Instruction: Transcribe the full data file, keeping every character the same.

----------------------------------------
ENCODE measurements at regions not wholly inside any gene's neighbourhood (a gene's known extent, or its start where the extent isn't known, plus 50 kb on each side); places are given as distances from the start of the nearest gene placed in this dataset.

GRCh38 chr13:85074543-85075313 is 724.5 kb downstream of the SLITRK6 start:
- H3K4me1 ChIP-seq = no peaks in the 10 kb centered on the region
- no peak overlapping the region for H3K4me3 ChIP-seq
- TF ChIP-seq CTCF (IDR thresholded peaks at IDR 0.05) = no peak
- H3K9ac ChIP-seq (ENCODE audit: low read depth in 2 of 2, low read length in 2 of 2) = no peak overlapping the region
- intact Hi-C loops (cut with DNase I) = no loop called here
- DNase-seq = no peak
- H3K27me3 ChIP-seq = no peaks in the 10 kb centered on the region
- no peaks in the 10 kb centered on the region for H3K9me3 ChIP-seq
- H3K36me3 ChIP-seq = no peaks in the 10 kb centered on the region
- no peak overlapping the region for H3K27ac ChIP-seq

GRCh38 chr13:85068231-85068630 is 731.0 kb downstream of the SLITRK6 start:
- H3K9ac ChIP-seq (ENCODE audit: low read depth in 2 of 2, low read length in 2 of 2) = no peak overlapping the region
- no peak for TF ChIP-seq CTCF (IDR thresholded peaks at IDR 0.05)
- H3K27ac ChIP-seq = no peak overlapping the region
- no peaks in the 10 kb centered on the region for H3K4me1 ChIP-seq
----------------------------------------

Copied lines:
ENCODE measurements at regions not wholly inside any gene's neighbourhood (a gene's known extent, or its start where the extent isn't known, plus 50 kb on each side); places are given as distances from the start of the nearest gene placed in this dataset.

GRCh38 chr13:85074543-85075313 is 724.5 kb downstream of the SLITRK6 start:
- H3K4me1 ChIP-seq = no peaks in the 10 kb centered on the region
- no peak overlapping the region for H3K4me3 ChIP-seq
- TF ChIP-seq CTCF (IDR thresholded peaks at IDR 0.05) = no peak
- H3K9ac ChIP-seq (ENCODE audit: low read depth in 2 of 2, low read length in 2 of 2) = no peak overlapping the region
- intact Hi-C loops (cut with DNase I) = no loop called here
- DNase-seq = no peak
- H3K27me3 ChIP-seq = no peaks in the 10 kb centered on the region
- no peaks in the 10 kb centered on the region for H3K9me3 ChIP-seq
- H3K36me3 ChIP-seq = no peaks in the 10 kb centered on the region
- no peak overlapping the region for H3K27ac ChIP-seq

GRCh38 chr13:85068231-85068630 is 731.0 kb downstream of the SLITRK6 start:
- H3K9ac ChIP-seq (ENCODE audit: low read depth in 2 of 2, low read length in 2 of 2) = no peak overlapping the region
- no peak for TF ChIP-seq CTCF (IDR thresholded peaks at IDR 0.05)
- H3K27ac ChIP-seq = no peak overlapping the region
- no peaks in the 10 kb centered on the region for H3K4me1 ChIP-seq